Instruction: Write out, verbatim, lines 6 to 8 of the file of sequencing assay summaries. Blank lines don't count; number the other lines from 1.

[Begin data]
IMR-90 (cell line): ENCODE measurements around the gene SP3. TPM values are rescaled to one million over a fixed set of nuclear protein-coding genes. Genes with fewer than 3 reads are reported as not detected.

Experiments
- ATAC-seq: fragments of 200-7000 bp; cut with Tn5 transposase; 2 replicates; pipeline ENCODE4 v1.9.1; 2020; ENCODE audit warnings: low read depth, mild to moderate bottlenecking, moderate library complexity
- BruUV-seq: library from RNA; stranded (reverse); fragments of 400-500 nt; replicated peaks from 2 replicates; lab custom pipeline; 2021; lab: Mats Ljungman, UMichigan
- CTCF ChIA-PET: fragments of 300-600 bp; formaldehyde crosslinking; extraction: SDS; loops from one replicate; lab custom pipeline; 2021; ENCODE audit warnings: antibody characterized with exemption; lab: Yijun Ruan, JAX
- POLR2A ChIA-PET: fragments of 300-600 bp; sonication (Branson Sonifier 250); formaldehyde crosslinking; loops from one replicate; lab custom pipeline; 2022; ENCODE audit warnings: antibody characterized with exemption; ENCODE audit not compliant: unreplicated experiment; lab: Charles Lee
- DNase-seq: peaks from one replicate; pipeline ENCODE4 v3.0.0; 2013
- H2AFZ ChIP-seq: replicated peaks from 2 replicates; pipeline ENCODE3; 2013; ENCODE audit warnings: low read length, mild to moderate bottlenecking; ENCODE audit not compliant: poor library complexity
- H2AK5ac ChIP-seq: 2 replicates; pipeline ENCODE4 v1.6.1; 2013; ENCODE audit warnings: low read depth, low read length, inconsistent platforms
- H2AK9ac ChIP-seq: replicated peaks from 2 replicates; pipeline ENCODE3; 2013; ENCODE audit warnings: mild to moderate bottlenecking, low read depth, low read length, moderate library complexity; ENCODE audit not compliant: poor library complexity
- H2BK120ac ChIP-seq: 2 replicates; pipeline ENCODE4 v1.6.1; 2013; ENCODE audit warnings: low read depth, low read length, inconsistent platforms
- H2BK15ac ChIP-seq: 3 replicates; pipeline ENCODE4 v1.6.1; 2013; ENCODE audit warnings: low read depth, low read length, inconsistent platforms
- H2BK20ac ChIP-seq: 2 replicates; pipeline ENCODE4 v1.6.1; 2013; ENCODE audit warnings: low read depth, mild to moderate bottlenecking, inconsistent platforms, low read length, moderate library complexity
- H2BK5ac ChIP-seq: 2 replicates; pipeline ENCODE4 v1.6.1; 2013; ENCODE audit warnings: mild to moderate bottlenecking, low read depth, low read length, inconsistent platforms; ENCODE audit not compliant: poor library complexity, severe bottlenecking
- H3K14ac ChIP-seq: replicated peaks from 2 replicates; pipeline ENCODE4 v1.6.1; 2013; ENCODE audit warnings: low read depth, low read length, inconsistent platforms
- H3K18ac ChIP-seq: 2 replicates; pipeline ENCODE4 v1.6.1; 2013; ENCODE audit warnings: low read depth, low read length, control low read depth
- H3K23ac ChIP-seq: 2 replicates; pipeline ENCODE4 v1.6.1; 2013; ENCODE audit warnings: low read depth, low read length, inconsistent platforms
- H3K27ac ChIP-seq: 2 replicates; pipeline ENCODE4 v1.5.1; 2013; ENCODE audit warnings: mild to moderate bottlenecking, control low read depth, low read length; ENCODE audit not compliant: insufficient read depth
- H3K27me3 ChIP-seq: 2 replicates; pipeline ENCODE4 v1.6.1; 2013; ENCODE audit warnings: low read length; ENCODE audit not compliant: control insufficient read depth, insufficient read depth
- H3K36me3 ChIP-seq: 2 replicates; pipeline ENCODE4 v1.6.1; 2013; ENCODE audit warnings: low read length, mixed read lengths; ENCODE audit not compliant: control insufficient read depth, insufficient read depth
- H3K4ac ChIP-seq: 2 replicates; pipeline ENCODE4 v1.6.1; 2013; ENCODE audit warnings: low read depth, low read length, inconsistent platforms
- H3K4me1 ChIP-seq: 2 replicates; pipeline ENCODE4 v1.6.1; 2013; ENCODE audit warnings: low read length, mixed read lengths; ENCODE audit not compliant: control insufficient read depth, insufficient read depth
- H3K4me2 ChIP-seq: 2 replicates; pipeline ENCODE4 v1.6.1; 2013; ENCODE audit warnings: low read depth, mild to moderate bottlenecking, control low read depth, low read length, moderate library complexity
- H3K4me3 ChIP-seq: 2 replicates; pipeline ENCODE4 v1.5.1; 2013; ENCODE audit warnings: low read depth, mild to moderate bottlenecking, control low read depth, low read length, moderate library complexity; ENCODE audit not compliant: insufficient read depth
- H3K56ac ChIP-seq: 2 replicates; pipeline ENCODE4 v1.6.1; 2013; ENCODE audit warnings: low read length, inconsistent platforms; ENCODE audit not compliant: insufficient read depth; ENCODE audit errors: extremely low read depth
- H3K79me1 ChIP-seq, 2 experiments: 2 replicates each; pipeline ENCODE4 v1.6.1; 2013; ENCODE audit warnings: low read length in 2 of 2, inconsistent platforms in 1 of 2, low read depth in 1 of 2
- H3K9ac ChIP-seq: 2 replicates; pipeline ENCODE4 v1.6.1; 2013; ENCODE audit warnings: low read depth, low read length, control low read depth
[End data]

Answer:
- POLR2A ChIA-PET: fragments of 300-600 bp; sonication (Branson Sonifier 250); formaldehyde crosslinking; loops from one replicate; lab custom pipeline; 2022; ENCODE audit warnings: antibody characterized with exemption; ENCODE audit not compliant: unreplicated experiment; lab: Charles Lee
- DNase-seq: peaks from one replicate; pipeline ENCODE4 v3.0.0; 2013
- H2AFZ ChIP-seq: replicated peaks from 2 replicates; pipeline ENCODE3; 2013; ENCODE audit warnings: low read length, mild to moderate bottlenecking; ENCODE audit not compliant: poor library complexity